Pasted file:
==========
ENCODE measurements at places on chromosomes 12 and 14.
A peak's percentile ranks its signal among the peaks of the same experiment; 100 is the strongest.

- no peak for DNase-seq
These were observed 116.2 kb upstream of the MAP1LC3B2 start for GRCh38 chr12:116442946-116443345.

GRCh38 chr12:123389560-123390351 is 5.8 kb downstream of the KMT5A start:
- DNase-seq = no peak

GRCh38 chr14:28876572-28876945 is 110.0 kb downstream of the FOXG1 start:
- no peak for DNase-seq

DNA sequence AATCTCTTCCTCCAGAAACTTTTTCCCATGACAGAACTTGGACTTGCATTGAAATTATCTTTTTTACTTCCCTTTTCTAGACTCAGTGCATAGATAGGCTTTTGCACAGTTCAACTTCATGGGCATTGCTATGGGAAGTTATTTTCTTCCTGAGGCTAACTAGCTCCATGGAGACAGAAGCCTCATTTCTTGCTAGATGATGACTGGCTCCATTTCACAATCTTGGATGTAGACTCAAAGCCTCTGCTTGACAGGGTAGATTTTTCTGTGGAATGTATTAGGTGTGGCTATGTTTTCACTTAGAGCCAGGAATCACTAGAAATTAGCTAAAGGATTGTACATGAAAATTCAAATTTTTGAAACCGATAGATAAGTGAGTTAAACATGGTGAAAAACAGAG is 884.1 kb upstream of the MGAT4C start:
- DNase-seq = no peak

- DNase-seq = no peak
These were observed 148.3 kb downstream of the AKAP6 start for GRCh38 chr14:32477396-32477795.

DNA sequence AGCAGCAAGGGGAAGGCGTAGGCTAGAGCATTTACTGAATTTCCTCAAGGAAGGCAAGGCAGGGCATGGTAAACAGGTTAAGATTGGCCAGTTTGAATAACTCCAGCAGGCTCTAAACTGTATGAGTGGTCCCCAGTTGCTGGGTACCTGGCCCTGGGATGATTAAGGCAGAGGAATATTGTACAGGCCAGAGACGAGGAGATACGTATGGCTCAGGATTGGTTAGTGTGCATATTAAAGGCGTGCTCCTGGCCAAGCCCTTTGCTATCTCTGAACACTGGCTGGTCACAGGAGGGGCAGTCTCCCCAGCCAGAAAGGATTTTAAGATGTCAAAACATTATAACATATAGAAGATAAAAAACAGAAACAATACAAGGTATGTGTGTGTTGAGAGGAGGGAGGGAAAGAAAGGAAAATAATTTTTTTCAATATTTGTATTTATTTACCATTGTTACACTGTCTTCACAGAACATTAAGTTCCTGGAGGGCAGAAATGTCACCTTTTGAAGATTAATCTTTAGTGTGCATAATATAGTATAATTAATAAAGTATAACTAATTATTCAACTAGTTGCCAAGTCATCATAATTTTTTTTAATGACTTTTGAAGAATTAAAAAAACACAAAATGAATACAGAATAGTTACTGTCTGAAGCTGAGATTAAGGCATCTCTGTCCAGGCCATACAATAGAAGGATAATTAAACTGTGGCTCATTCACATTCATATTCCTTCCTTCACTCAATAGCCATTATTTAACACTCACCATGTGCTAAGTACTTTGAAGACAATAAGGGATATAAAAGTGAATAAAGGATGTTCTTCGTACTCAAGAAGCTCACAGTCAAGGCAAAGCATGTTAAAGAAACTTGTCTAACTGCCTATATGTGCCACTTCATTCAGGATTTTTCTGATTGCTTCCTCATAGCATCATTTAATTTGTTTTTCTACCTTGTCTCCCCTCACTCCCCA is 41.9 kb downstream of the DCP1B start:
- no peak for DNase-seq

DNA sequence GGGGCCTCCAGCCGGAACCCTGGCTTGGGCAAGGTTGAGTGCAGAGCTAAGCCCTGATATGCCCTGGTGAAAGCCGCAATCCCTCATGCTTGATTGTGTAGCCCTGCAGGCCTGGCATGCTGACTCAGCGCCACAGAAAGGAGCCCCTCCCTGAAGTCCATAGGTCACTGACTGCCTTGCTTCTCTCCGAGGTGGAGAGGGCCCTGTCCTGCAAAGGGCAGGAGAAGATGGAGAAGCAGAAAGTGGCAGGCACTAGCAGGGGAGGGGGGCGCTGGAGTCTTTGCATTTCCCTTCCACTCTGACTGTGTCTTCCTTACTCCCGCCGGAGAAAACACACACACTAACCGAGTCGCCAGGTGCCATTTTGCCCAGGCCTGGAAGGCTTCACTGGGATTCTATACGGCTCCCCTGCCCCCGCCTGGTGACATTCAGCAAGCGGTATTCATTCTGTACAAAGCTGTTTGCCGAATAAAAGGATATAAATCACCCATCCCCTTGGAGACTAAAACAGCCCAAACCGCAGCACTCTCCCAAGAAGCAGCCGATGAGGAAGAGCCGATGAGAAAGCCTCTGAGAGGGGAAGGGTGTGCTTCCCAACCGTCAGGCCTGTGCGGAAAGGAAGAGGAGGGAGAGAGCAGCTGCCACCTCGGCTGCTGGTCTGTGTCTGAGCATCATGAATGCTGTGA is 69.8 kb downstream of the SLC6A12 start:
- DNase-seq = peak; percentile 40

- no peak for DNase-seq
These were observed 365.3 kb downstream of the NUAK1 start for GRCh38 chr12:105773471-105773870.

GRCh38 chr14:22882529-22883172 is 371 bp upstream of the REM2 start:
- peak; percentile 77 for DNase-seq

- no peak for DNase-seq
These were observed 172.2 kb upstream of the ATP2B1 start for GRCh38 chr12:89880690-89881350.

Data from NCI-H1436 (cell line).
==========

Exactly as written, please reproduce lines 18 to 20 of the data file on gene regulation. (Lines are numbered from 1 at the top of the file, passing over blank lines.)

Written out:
These were observed 365.3 kb downstream of the NUAK1 start for GRCh38 chr12:105773471-105773870.

GRCh38 chr14:22882529-22883172 is 371 bp upstream of the REM2 start:
- peak; percentile 77 for DNase-seq